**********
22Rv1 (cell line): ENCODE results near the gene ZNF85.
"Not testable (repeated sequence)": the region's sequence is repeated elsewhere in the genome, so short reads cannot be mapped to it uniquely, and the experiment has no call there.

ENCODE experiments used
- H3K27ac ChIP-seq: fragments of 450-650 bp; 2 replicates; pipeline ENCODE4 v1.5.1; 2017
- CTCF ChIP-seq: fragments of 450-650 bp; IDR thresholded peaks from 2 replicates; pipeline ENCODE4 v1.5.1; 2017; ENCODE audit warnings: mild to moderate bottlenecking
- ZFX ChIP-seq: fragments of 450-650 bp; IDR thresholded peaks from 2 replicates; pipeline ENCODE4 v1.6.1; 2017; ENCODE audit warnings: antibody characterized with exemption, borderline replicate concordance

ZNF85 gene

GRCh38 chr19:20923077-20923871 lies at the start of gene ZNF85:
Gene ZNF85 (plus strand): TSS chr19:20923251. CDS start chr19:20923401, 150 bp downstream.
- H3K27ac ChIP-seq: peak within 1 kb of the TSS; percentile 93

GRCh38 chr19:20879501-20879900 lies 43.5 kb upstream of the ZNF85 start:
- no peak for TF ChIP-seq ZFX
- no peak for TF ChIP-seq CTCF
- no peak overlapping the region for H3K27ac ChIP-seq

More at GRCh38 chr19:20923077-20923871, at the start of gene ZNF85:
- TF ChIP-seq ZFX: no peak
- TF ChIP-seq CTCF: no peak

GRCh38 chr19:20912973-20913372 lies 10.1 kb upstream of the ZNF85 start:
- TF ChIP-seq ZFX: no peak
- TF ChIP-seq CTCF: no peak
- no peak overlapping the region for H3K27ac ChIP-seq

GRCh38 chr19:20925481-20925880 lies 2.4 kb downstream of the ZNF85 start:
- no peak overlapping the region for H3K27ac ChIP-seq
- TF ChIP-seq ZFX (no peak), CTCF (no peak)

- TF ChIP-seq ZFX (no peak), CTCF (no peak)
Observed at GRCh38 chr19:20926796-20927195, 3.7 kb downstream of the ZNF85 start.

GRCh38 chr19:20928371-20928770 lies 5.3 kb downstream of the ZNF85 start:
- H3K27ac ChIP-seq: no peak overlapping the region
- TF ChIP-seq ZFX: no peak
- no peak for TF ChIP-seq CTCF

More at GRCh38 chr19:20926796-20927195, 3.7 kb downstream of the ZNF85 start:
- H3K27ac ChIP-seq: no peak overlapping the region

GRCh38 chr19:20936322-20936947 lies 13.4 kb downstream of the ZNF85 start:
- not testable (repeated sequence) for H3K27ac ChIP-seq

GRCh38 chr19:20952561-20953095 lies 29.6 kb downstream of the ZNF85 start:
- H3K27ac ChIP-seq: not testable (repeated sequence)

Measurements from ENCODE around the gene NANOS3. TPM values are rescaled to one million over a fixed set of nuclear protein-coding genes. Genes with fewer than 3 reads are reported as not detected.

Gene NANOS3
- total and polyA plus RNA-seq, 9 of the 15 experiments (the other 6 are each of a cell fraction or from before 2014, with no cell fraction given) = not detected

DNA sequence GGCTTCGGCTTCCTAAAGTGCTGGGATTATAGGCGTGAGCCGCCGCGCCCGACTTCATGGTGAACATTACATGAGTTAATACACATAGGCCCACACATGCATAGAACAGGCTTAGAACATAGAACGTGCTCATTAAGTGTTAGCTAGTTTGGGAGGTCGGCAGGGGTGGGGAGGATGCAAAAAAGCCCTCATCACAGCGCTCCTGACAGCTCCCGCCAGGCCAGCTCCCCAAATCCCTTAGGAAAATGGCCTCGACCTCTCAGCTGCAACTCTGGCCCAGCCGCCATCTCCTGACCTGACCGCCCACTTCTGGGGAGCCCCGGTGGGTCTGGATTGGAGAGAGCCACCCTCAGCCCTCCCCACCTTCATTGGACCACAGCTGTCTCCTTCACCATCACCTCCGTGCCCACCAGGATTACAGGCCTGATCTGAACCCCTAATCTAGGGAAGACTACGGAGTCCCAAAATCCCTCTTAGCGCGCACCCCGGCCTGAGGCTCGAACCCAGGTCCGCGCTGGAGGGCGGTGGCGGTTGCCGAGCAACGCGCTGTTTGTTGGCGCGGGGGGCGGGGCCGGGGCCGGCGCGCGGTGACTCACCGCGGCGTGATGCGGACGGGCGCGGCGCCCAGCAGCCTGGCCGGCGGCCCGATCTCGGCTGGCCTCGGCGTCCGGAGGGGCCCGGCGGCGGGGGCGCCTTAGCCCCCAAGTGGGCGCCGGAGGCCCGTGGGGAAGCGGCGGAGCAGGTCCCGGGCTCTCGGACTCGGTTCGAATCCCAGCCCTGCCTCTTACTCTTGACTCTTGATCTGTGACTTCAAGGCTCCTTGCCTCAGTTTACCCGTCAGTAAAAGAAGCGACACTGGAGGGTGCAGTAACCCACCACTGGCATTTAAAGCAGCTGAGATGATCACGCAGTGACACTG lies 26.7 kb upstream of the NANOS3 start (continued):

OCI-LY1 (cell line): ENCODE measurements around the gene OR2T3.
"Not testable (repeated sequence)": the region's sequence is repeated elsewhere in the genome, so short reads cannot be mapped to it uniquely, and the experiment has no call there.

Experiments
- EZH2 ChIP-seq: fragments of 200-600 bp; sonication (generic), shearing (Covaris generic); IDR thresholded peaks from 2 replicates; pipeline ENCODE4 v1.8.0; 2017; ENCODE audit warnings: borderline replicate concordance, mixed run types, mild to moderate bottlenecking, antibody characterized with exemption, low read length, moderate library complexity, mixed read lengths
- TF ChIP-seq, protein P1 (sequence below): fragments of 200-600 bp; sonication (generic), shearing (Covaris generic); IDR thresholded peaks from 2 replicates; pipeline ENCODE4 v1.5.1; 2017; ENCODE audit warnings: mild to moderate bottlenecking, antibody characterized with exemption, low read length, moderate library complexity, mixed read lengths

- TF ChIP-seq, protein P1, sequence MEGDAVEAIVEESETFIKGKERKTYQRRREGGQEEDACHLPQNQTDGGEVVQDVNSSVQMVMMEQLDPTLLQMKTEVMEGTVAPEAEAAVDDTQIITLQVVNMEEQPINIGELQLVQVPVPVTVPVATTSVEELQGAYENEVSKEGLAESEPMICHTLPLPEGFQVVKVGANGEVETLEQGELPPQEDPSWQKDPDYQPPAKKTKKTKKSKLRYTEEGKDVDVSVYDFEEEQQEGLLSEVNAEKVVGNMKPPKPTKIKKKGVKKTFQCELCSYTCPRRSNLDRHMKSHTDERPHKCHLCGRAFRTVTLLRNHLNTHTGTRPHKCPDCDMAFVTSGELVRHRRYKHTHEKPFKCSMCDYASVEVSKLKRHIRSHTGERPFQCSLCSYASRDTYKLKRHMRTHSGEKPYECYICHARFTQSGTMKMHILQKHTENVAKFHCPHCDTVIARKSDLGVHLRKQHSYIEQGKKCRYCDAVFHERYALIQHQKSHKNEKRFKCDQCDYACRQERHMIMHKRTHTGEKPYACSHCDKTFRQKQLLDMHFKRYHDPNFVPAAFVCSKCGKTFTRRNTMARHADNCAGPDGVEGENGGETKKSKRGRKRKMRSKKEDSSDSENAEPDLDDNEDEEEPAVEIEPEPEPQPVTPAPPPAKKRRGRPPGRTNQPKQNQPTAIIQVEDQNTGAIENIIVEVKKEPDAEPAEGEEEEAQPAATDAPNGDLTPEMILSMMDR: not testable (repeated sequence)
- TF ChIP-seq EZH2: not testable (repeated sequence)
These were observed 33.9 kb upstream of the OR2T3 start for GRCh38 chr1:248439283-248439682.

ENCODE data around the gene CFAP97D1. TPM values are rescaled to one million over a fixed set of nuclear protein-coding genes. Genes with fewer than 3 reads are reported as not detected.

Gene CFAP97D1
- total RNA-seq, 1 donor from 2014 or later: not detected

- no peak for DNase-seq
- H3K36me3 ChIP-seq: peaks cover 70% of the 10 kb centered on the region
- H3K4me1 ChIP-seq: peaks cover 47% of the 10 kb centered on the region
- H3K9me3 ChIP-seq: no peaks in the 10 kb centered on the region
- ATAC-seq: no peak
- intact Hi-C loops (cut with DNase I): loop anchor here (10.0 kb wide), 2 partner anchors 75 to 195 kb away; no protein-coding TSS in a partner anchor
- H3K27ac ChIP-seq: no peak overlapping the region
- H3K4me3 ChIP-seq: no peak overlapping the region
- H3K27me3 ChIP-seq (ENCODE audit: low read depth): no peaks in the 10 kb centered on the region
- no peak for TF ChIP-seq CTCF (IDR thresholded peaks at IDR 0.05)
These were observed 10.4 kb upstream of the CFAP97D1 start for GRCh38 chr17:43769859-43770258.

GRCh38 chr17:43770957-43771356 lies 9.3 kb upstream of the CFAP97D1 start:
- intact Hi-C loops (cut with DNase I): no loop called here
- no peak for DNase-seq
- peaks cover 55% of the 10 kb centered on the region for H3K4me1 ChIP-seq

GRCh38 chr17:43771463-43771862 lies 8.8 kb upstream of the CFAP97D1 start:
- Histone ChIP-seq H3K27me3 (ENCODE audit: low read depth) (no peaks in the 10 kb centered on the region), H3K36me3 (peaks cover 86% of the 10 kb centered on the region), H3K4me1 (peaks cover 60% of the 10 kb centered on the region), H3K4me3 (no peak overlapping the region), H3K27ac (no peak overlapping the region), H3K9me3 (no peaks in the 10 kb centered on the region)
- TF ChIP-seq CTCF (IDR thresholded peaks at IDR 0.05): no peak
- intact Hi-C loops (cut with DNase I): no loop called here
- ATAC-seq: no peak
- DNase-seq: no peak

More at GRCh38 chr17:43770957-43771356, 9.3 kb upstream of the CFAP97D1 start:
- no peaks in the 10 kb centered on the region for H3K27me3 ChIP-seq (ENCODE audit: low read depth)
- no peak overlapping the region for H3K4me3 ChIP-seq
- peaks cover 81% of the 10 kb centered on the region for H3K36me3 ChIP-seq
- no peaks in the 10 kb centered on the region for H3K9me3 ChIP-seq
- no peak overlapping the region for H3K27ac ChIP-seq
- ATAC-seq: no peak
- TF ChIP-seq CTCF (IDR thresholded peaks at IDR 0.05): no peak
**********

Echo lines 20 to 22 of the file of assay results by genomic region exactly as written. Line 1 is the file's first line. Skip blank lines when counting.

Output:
- TF ChIP-seq CTCF: no peak
- no peak overlapping the region for H3K27ac ChIP-seq

GRCh38 chr19:20925481-20925880 lies 2.4 kb downstream of the ZNF85 start: